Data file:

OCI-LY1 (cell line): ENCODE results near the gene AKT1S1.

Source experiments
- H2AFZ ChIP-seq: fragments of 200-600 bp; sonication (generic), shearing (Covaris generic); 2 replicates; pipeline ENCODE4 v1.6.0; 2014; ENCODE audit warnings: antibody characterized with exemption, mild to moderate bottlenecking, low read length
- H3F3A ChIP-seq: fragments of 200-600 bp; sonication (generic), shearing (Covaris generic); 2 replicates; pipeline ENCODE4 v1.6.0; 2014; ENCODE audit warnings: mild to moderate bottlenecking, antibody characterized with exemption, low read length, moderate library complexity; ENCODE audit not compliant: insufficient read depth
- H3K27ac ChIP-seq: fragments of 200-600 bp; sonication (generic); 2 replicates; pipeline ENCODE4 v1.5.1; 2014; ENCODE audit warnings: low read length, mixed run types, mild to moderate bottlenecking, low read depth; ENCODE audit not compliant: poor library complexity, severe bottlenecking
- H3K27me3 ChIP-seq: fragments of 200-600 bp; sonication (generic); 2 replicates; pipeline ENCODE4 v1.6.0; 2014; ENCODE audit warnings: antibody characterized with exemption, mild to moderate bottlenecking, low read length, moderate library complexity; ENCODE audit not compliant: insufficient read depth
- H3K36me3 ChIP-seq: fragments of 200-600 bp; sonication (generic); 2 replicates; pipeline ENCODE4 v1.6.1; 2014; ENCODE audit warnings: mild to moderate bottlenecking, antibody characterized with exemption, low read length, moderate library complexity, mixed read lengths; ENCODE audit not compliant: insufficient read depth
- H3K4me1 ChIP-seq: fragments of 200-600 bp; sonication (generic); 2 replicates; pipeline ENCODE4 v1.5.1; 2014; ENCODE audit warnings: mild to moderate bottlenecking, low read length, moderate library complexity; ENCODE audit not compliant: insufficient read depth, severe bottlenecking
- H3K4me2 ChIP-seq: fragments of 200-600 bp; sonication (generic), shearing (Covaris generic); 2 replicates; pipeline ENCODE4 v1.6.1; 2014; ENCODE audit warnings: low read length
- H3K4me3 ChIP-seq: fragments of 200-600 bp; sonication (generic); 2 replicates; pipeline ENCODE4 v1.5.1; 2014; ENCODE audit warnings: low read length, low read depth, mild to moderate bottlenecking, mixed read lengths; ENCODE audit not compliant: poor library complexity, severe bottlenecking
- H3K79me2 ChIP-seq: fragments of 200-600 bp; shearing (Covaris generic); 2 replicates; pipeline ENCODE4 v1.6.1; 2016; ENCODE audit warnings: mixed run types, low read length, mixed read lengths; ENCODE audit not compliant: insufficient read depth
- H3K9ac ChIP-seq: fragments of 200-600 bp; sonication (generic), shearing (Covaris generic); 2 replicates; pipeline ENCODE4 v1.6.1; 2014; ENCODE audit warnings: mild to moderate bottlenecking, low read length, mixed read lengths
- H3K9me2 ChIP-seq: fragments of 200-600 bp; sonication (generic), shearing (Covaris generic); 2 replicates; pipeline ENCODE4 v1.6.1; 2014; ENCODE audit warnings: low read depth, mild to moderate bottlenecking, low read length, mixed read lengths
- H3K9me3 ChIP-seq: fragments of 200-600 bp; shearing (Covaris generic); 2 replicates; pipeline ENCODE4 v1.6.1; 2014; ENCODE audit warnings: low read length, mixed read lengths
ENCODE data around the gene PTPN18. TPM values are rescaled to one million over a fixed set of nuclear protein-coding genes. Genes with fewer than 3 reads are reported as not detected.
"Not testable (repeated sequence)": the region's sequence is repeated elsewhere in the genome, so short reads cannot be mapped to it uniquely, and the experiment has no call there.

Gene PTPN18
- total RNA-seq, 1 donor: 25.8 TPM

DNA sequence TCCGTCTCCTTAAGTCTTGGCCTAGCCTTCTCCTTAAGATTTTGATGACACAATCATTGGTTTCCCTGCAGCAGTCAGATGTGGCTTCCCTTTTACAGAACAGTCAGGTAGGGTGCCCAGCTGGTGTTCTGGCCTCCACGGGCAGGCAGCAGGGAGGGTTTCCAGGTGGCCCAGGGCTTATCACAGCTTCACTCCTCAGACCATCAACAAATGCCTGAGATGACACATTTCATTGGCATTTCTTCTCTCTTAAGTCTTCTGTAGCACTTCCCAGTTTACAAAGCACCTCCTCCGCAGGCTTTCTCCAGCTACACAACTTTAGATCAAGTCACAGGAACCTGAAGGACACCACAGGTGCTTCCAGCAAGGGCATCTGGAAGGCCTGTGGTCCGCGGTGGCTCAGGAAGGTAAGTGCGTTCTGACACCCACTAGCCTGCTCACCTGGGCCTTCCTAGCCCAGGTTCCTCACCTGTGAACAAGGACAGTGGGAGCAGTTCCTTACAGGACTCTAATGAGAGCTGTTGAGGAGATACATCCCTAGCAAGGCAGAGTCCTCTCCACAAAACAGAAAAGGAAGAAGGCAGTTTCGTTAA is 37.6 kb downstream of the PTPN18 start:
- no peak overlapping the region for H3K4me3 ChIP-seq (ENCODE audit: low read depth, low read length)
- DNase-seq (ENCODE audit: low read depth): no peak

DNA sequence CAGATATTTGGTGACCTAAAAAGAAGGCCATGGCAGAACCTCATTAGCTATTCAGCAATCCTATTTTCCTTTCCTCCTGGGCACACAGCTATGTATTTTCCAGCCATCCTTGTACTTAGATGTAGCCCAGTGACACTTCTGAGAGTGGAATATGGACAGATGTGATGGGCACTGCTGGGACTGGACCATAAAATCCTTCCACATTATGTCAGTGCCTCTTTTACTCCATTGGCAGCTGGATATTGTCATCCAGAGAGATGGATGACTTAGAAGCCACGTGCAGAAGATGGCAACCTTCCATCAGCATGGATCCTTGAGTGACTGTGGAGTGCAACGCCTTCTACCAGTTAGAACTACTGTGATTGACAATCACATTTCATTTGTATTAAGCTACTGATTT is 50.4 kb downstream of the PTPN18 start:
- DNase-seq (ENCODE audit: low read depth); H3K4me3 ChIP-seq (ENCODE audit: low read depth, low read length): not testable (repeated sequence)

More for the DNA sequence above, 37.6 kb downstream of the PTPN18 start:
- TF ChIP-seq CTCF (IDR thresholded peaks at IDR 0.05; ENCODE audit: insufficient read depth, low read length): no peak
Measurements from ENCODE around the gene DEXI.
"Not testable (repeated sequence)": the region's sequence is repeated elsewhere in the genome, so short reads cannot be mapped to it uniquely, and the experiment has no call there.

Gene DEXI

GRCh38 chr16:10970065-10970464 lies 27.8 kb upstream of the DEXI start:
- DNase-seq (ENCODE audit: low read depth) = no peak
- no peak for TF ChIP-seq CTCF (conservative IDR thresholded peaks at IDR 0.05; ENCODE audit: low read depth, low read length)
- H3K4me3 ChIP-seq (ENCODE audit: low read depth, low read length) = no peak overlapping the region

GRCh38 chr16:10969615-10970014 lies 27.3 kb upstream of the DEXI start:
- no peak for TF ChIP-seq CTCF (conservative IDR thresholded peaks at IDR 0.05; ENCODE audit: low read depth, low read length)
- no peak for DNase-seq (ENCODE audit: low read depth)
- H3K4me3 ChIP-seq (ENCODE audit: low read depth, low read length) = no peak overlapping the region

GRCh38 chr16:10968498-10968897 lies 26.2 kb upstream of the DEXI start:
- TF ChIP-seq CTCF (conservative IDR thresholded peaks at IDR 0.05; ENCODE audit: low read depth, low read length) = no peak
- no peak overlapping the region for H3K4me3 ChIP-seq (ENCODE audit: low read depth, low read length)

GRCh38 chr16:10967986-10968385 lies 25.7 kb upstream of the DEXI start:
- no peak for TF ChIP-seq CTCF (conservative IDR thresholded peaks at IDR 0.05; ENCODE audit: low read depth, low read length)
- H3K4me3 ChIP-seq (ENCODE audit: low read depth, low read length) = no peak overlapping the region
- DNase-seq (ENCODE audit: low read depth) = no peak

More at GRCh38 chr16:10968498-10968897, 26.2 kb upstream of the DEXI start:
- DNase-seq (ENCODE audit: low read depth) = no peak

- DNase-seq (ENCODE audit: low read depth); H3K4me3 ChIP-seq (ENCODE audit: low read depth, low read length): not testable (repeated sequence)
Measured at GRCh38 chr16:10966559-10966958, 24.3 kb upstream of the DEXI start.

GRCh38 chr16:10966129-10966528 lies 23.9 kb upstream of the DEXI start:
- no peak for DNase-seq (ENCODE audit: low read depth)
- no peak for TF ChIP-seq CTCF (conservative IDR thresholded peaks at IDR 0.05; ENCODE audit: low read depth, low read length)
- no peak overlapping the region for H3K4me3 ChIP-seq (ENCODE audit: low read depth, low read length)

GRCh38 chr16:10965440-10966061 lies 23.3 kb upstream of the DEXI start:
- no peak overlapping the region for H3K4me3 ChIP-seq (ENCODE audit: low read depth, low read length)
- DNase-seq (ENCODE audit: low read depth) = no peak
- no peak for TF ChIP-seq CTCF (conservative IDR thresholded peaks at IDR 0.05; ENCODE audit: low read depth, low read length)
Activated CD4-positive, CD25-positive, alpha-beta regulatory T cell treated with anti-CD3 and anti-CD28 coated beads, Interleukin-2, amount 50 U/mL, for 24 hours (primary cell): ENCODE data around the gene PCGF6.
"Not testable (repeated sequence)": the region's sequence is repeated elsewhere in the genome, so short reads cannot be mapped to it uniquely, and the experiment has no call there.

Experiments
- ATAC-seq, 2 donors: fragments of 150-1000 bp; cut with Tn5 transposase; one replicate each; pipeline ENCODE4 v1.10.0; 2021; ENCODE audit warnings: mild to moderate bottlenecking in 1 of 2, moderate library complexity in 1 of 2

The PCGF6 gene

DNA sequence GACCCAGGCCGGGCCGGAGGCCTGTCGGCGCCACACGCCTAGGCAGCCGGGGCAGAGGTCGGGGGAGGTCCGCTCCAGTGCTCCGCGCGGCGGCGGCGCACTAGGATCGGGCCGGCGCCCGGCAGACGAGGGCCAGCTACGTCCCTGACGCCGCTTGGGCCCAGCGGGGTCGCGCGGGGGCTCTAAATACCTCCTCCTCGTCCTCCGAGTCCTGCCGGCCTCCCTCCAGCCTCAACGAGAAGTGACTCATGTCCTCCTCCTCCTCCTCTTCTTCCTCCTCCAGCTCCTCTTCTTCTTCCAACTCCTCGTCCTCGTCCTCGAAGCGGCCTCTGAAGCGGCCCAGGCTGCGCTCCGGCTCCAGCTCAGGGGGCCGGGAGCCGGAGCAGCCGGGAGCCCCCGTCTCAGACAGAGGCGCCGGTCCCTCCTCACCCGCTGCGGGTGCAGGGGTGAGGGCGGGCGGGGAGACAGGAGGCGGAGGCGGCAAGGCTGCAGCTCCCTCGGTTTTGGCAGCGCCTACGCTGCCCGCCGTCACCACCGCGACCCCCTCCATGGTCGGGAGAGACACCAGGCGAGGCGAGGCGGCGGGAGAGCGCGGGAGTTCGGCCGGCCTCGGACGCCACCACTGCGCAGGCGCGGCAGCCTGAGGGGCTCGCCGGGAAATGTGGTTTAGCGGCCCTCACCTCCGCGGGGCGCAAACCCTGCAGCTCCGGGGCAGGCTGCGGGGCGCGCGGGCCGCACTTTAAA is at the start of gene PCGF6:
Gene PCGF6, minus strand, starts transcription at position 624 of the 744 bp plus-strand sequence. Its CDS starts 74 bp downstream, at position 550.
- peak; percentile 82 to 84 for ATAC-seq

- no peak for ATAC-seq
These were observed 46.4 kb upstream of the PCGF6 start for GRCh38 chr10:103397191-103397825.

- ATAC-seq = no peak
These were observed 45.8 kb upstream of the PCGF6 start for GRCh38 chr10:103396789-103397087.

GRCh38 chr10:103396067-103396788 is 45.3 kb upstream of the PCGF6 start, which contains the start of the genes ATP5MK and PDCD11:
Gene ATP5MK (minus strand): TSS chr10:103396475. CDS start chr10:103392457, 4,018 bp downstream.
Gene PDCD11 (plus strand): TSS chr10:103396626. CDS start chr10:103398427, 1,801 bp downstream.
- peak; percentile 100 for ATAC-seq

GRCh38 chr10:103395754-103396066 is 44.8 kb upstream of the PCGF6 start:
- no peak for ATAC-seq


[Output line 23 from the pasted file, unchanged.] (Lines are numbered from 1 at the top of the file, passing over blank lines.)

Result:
- DNase-seq (ENCODE audit: low read depth); H3K4me3 ChIP-seq (ENCODE audit: low read depth, low read length): not testable (repeated sequence)